in Great Falls.
The West is alive in Montana and working hard at action-packed rodeos like
Wolf Point’s Wildhorse Stampede and the Miles City Bucking Horse Sale,
and at Indian powwows and pageants, where traditional dancing, drumming and
dress celebrate ancient rituals.
Many of Montana’s most popular getaways are working ranches, where guests
become part of the crew and learn what it’s like to live off the land.
These ranch vacations offer a variety of activities ranging from horseback riding
and square dancing to fossil hunting, fly fishing, hiking and mountain biking.
In Montana, you can greet the day with buckwheat cakes and bacon on a breakfast
trail ride and end it with roast pheasant and Beaujolais in an elegant dining
room. You can shop specialty galleries, golf 18 holes against a spectacular
mountain backdrop, or test your mettle on an extended trek or bicycle tour.
Whether you prefer a high-rise hotel or a hot springs resort, Montana offers
comfort and quality at affordable prices.
You will find an infectious love for the land and the western lifestyle in
Montana. There aren’t very many Montanans—not even a million—spread
over 37.6 million hectares of mountains and high plains.
Getting to Montana is easy
Airlines serving Montana’s major cities and towns are: Northwest, United,
Delta, Horizon, Big Sky and SkyWest. AMTRAK parallels US Highway 2 across northern
Montana, linking Seattle to Minneapolis.
Rental car agencies are located where you need them and buses travel to every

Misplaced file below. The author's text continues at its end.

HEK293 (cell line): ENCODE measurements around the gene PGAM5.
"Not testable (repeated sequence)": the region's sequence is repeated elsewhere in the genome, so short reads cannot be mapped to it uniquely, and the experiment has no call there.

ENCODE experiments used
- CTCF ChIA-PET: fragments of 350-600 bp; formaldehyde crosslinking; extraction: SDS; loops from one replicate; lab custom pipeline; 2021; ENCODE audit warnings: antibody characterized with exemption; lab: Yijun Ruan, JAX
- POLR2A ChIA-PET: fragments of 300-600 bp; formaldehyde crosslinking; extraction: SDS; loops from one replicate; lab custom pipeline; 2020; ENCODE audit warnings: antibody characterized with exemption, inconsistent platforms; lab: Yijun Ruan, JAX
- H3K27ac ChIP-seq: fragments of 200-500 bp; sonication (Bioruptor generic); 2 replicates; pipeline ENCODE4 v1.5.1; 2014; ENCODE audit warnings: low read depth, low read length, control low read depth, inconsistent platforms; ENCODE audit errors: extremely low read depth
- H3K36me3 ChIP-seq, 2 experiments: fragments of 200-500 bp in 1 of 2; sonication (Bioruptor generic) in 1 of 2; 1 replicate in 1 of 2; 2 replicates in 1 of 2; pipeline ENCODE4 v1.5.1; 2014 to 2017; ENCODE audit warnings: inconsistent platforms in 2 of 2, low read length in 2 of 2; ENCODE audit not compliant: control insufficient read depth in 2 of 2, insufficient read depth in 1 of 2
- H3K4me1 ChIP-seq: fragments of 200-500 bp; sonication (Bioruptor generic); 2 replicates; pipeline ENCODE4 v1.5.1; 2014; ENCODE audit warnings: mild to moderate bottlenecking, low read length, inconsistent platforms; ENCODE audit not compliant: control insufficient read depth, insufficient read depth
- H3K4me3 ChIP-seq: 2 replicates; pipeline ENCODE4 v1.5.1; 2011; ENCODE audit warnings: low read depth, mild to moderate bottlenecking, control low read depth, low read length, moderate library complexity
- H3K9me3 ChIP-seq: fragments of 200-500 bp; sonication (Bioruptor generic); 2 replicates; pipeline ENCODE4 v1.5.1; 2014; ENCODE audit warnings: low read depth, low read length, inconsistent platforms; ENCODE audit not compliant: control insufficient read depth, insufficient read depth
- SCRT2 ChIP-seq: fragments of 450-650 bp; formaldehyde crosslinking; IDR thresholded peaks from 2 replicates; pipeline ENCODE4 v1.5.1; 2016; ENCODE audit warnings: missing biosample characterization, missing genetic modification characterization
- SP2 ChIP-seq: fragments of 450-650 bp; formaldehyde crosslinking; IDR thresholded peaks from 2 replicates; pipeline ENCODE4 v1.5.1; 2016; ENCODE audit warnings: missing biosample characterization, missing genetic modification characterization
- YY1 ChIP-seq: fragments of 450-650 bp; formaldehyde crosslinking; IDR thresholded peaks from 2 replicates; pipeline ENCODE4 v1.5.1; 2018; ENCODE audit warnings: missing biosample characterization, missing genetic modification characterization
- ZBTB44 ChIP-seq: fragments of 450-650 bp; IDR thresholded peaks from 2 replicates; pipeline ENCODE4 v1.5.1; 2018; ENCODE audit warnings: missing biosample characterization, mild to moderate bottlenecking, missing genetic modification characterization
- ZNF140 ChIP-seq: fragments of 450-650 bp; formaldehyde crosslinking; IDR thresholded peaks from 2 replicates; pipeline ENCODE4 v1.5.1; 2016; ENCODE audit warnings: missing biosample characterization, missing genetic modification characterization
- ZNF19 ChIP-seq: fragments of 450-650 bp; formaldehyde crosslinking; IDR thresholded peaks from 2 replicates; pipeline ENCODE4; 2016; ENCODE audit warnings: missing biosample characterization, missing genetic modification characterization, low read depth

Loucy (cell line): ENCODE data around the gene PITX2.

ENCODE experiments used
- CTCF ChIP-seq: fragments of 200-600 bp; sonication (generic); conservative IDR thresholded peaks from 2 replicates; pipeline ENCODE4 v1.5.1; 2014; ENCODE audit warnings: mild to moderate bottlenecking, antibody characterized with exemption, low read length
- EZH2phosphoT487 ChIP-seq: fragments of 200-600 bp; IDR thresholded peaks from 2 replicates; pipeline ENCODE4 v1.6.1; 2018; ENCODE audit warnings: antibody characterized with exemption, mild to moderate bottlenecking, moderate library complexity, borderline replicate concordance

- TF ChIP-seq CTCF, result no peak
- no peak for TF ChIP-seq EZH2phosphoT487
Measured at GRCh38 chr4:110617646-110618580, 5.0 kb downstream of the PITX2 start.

corner of the state.
Because of its northern location, some newcomers expect Montana’s weather
to be harsh and cool; however, most are pleasantly surprised by its mildness.
The beauty of Montana weather is its low humidity. Whether hot or cold, the
state is dry and comfortable.
Summer in Montana is generally warm and dry with refreshing, cool evenings.
But Montana’s weather is changeable, so visitors should bring a variety
of clothing. In summer, shorts and lightweight slacks, sundresses and cotton
shirts are the rule. A jacket or sweater is a good idea for evening wear.
In spring and fall, Montana is seldom consistently hot or cold, and wardrobes
run from shorts and tee shirts to wool pants and flannel shirts. Winter visitors
are often surprised by weather that is milder than its reputation! While the
winter months are cold and snowy, cold weather is tempered by a dry climate
and lots of sunshine.
Regardless of weather, Montana is a casual, fun-loving state, so bring comfortable
clothing and be prepared to relax and enjoy yourself.
Take Time To Explore
Montana is a big state with a wide variety of natural and one-of-a-kind attractions.
To help you get the most out of your trip, the Montana Tourism Division has
divided the state into six distinctive vacation regions, each large enough to
be a European country. Montana’s own “countries” are named
Glacier, Russell, Custer, Missouri River, Yellowstone and Gold West.